This week, everyone’s favourite family film featuring farting ogres and a wise-cracking donkey turns 15, and we can’t believe it’s been that long since our first encounter with the big green giant in that surprisingly cosy-looking swamp.
We are of course, talking about Shrek. But while you may consider it to be one of your childhood favourites, but how much do you really know about DreamWorks’ biggest claim to fame?
Here are fifteen fascinating bits of trivia.
1. Shrek was originally from Canada
Before going back and re-recording all of his lines in the movie, Shrek actor Mike Myers actually gave the character a Canadian voice.
We think we speak for everyone when we say “thank the heavens he changed it”, because the broad Scottish accent was one of the most memorable things about the movie, and made everything that much more quotable.
2. Smash Mouth’s “All Star” wasn’t meant to be in the film
The ludicrously catchy ‘All Star’, a song that has since become a signature for the movie franchise, wasn’t even meant to be in the final cut of the movie.
The original plan was to use the song only for pre-release versions of the film, but the audience’s overwhelmingly positive reaction to the inclusion of the song lead to a re-think on the soundtrack.
3. Cameron Diaz is basically Fiona
Apparently, the scene in which Fiona burps out-loud in the movie was based on a moment where Cameron Diaz actually overtly burped in front of the director.
If you’re looking for character likeness, you’ll be hard pushed to find a better example.
4. Shrek means ‘monster’ in Yiddish
When translated into Yiddish, a Germanic language with just over three million approximated speakers, the word ‘shrek’ is commonly used to mean ‘monster’.
All he wants to do is live in his swamp in peace, and yet his very name undermines his existence. Deep.
5. The effects department actually took mud showers
In order to fully understand how it would feel to have a mud shower, and how the mud itself would fall and look, the effects department working on the film actually went to the effort of standing in mud showers, which is a call beyond duty that cannot go without commendation.
6. Its computer animation took four and a half years
An incredible length of time to spend on a project, we’re sure you’ll agree, although the film was first conceived in about 1991. So considering its total production time, the long animating period was the tip of the iceberg.
7. “Ogres have layers” is a reference to a play
Norwegian playwright Henrik Ibsen first coined the notion of layers and onions in his play Peer Gynt, the opening of which sees the title character describe himself in a very, very similar way to Shrek’s “ogres have layers” scene of the movie.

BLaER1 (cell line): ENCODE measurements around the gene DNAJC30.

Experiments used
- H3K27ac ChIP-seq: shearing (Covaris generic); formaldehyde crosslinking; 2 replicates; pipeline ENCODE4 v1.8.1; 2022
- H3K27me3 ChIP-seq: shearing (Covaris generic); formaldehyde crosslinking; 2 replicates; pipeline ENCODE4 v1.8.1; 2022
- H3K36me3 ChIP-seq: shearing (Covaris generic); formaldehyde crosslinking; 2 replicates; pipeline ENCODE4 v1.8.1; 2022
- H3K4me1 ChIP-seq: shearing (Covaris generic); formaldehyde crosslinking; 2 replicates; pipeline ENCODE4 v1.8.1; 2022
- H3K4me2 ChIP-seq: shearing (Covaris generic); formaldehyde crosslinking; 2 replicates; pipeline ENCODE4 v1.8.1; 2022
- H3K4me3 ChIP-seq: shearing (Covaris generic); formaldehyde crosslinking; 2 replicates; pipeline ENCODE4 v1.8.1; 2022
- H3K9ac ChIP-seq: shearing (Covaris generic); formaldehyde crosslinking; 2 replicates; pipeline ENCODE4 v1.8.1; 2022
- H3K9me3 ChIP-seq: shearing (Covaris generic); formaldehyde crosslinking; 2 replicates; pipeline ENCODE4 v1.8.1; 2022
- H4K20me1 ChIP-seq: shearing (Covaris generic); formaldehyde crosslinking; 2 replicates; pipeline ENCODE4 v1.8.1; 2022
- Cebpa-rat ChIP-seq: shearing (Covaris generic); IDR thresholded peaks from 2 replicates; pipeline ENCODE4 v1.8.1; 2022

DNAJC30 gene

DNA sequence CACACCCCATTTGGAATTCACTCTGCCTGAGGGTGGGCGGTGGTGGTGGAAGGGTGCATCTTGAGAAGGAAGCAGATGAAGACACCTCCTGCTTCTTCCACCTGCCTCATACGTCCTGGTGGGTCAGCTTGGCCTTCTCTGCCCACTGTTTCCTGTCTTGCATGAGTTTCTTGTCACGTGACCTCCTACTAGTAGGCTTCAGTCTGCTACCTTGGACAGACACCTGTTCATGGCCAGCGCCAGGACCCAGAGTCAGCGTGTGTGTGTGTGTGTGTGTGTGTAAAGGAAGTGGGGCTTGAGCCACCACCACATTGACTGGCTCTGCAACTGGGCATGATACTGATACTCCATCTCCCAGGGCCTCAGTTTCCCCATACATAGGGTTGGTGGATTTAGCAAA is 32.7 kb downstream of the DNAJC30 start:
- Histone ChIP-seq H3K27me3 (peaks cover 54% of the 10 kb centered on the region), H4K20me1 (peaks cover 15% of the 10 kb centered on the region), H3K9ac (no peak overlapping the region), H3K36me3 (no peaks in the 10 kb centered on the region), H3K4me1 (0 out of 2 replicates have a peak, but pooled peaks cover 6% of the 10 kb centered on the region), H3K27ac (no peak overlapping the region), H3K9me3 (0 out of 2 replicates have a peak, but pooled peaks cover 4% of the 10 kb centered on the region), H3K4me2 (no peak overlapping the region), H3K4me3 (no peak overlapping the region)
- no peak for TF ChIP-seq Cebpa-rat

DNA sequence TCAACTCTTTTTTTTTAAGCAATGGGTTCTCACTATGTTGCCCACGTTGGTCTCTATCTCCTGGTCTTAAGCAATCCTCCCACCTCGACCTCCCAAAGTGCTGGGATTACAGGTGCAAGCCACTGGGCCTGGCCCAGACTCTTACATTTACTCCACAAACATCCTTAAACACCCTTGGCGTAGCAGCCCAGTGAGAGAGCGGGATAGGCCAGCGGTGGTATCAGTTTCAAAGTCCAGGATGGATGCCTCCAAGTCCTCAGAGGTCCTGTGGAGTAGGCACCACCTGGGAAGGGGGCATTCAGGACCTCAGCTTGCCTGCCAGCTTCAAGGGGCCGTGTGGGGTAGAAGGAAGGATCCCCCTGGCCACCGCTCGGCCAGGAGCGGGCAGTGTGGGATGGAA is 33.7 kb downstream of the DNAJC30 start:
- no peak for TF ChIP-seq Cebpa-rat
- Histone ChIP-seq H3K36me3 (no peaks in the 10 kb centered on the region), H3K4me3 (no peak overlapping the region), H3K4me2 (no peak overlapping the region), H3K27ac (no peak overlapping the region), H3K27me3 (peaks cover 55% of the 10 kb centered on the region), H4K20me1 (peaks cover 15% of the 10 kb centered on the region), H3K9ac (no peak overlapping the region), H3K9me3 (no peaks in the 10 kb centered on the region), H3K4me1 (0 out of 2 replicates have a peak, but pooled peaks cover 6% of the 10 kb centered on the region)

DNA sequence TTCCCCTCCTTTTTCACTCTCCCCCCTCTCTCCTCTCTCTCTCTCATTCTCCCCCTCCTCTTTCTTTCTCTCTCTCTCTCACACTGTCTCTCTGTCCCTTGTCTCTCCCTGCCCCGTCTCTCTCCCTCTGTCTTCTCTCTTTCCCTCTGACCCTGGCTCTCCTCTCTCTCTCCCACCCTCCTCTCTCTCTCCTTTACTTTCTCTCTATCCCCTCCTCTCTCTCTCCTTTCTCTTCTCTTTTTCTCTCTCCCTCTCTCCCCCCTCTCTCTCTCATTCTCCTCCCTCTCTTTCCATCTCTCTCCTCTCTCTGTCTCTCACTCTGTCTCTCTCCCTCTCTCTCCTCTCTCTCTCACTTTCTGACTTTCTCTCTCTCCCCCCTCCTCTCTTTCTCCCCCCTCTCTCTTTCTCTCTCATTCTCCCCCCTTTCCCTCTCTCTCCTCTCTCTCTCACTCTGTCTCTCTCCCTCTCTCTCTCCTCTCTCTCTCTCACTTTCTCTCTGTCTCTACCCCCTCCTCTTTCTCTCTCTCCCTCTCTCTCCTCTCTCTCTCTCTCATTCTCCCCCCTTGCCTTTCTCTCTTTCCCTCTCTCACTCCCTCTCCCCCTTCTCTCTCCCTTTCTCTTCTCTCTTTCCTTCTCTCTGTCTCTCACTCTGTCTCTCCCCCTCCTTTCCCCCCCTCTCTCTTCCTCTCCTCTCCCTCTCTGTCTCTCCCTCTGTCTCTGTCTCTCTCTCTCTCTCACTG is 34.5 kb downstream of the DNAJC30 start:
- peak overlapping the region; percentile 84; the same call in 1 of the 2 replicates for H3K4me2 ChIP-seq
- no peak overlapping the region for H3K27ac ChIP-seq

Some surprisingly highbrow artistic referencing, there.
8. Lord Farquaad had a business plan
In a deleted scene, it is revealed that Lord Farquaad actually had a long-term plan for the town of Duloc.
The scene was cut eventually, but it showed Farquaad evaluating the possibility of turning the whole town into one large supermarket.
9. It was originally going to be done in stop motion
Stop-motion animation is widely adored but absurdly impractical now-a-days, and the size of the first Shrek movie made it an even more impractical method of shooting, so it’s no surprise the producers decided to ditch the Play-Doh for CGI fairly early on.
10. Shrek used to be a moody teenager
Early concept art depicts Shrek as a moody teenager living with his parents and keeping raw meat in his room, sleeping by a rubbish bin in the middle of an alleyway to boot.
So yes, it could have turned out rather differently.
11. Robin Hood knows Riverdance
The routine used in the Riverdance musical is precisely the one that Robin Hood and his band of merry men perform when Shrek and co. encounter them in the forest.
12. Mark Zuckerberg stole Farquaad’s logo
Okay, so this one may or may not be true, but it’s interesting nonetheless.
Many people have noted that Lord Farquaad’s logo looks suspiciously similar to the logo for Facebook, despite the fact that Mark Zuckerberg filed the copyright for the Facebook logo in 2004, three years after Shrek was first released.
13. Nicolas Cage turned down the lead role
The famously eccentric star reportedly passed on the role of Shrek because he didn’t want children to see him as a big ugly ogre.
Since when did Nicolas Cage become all self conscious?
14. Bill Murray was also touted as a possible Shrek
When the movie was first conceived, and Steven Spielberg was sniffing around the production, Murray was actually the planned actor for the lead role.
Witty quips aside, Bill Murray makes everything better, so as good as Myers is, we can see how he’d have nailed it.
15. It saved DreamWorks
Maybe ‘saved’ is the wrong word, but it’s definitely true that the success of Shrek is the sole reason why DreamWorks is Pixar’s major competition in animation.
The green, onion-like ogre helped turn the studio around, and look at them now: teaching us how to train dragons and stuff.